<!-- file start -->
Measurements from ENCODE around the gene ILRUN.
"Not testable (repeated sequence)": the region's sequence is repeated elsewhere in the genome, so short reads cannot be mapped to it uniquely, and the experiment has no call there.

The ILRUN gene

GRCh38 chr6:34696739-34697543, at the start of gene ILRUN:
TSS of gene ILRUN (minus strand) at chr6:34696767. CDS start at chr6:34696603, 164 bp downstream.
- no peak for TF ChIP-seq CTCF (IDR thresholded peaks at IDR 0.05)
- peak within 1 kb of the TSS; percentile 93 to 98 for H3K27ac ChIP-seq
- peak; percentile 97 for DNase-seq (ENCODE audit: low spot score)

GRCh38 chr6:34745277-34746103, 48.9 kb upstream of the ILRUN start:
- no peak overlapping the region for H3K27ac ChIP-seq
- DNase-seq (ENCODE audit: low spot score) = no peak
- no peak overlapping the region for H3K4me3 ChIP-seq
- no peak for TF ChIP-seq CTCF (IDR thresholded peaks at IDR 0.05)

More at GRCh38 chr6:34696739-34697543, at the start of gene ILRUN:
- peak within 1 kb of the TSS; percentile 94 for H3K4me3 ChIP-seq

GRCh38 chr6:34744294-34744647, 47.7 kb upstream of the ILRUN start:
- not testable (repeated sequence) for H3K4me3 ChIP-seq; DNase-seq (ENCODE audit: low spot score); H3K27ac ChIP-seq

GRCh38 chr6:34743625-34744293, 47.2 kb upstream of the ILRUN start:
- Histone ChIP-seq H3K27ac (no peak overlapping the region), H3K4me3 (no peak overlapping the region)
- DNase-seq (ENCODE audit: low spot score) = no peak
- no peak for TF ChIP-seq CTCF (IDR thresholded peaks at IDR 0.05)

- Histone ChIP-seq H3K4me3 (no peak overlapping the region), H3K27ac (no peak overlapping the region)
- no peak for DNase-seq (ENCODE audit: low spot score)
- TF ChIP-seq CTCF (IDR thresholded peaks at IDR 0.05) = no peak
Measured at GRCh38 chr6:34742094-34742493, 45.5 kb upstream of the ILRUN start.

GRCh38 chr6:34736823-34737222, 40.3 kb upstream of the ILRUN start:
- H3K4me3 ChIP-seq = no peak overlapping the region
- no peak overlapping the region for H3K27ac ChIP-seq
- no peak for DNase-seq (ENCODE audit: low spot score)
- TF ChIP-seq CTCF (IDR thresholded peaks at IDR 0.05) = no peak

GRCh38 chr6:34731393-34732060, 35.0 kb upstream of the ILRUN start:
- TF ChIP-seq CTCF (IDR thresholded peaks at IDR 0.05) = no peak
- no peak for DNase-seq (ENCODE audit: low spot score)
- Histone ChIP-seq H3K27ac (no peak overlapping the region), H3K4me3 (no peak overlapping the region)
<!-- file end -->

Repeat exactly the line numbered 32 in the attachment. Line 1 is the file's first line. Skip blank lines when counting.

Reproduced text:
- TF ChIP-seq CTCF (IDR thresholded peaks at IDR 0.05) = no peak